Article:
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Northwestern University Engineering Dean Ottino Earns 2017 Gordon Prize
The 2017 Bernard M. Gordon Prize for Innovation in Engineering and Technology Education is going to Julio M. Ottino, the dean of Northwestern University’s Robert R. McCormick School of Engineering and Applied Science, according to the National Academy of Engineering (NAE).
According to NAE, Ottino earned the prize “for an educational paradigm that merges analytical, rational left-brain skills with creative, expansive right-brain skills to develop engineering leaders.”
The $500,000 annual award, established in 2001, recognizes new methods and concepts in education aimed at developing engineering leaders.
The Gordon Prize ceremony is set for May 30 at Northwestern University.
“I’m pleased to recognize Julio Ottino for his transformational program at Northwestern University,” notes NAE President C. D. Mote, Jr. “Julio is the personification of a leader who’s preparing the next generation of engineers to tackle society’s greatest challenges.”
Ottino led the development of Whole-Brain Engineering at Northwestern University’s McCormick School of Engineering. A guiding strategy for the school, Whole-Brain Engineering focuses on integrating the analytical and technical components of engineering with creativity, design and divergent thinking via programs that span and connect students at both the undergraduate and graduate level.
By augmenting existing programs and developing new initiatives to complement an already strong technical curriculum, the school provides a better student experience, prepares engineers to have a bigger impact and imagine new possibilities, and attracts more students into STEM fields.
The school has also developed collaborations with other schools and programs on campus, increasing the centrality of engineering within a comprehensive university. Many new courses gather students from many disciplines, as well as from partnering institutions such as the School of the Art Institute of Chicago. Since making Whole-Brain Engineering the cornerstone of Northwestern Engineering’s strategy, the number of women in the school increased by more than 60 percent, and engineering enrollments are at all-time high levels.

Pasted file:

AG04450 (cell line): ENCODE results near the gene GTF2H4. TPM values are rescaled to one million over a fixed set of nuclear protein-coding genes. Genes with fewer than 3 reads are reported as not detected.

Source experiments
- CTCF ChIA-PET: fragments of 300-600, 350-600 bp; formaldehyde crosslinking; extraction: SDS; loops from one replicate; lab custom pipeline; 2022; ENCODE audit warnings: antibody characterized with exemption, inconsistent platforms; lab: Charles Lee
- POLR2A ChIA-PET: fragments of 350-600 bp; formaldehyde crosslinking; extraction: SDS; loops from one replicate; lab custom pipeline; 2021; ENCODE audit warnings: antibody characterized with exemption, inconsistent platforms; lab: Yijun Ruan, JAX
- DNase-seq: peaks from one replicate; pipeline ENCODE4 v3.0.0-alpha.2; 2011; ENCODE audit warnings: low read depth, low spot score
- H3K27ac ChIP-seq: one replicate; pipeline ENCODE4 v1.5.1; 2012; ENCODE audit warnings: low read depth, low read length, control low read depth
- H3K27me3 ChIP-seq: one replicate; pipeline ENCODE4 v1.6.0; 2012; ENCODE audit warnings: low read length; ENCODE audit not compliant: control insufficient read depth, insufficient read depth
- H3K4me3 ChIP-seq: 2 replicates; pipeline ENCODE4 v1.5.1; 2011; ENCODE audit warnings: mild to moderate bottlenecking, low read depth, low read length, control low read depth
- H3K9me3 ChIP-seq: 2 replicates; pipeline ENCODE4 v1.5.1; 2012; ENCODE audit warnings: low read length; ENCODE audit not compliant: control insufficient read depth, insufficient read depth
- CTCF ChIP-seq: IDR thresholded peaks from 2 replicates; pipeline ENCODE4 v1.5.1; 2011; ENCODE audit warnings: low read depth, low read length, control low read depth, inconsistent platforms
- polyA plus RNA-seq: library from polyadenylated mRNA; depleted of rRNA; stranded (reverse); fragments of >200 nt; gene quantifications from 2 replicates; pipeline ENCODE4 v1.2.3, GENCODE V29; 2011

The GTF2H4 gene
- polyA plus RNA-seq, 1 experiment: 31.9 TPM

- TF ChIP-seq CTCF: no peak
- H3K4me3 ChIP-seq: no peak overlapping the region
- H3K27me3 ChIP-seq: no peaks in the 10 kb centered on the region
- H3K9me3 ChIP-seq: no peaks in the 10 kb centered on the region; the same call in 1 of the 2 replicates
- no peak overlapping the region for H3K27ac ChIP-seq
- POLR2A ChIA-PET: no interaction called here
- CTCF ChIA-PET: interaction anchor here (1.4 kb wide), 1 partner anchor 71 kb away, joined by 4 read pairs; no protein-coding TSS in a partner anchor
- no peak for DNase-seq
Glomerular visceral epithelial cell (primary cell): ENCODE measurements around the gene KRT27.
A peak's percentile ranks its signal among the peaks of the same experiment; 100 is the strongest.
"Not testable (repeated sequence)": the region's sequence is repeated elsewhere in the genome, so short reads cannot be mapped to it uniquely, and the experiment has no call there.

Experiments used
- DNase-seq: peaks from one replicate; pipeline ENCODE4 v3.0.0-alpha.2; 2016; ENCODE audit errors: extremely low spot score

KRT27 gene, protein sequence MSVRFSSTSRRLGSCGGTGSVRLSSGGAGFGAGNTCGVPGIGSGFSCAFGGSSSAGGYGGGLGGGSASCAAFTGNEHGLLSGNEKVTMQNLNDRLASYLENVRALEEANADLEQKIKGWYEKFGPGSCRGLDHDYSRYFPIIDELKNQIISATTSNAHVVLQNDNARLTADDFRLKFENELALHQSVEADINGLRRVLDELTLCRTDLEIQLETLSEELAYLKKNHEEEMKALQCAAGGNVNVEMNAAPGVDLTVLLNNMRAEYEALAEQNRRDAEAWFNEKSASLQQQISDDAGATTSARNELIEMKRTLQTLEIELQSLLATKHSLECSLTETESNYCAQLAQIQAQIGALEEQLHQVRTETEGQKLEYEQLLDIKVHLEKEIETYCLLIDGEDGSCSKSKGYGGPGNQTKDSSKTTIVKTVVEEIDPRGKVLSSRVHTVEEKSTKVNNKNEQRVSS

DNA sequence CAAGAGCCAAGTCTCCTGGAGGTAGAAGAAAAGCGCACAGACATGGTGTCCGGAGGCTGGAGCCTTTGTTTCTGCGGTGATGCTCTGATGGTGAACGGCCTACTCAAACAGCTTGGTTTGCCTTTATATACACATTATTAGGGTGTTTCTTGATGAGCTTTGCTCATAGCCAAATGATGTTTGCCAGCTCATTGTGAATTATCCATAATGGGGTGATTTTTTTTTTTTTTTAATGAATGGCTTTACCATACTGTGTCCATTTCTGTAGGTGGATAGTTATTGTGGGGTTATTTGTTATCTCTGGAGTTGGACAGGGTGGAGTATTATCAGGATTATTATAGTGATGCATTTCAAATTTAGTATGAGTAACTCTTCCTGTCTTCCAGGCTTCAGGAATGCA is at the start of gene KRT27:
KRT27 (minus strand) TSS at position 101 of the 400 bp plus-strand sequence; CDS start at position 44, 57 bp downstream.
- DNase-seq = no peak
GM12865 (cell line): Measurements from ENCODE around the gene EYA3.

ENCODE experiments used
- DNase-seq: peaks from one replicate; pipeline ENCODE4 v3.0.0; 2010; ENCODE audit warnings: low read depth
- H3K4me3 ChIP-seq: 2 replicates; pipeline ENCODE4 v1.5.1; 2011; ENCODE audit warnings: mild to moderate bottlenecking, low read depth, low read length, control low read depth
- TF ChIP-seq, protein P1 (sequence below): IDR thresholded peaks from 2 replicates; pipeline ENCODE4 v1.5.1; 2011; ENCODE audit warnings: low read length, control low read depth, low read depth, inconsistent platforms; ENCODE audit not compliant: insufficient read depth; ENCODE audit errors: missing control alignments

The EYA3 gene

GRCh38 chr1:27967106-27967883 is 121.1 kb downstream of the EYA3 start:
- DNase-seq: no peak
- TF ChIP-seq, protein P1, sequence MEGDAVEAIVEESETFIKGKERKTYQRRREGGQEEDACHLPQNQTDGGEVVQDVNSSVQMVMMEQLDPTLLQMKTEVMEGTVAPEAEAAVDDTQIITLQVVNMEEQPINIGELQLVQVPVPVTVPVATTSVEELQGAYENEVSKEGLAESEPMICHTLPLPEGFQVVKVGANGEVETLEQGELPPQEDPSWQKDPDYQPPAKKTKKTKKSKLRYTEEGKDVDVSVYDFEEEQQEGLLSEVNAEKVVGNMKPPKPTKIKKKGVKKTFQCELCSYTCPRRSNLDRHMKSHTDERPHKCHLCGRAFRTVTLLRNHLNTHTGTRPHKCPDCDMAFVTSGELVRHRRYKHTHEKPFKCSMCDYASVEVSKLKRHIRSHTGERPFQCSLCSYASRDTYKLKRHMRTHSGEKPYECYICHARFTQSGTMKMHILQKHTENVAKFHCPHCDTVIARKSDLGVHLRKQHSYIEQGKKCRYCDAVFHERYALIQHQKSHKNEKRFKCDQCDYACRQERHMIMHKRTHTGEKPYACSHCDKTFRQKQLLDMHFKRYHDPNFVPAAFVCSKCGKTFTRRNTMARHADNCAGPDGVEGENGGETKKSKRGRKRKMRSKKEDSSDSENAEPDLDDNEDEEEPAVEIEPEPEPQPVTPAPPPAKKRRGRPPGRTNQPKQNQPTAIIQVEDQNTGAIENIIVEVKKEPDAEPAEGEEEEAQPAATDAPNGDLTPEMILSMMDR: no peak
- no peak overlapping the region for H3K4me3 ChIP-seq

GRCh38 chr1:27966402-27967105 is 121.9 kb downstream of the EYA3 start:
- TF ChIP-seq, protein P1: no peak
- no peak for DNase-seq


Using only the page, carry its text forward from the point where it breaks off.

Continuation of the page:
In addition to his role as dean, Ottino serves as Distinguished Robert R. McCormick Institute Professor, Walter P. Murphy Professor of Chemical and Biological Engineering, and professor (by courtesy) of mechanical engineering. He previously held positions at the University of Massachusetts Amherst, as well as chair and senior appointments at the California Institute of Technology and Stanford University.
Ottino is a member of both NAE and the American Academy of Arts and Sciences. He’s the founder and former director of the Northwestern Institute on Complex Systems (NICO). He’s also supervised more than 50 Ph.D. theses.
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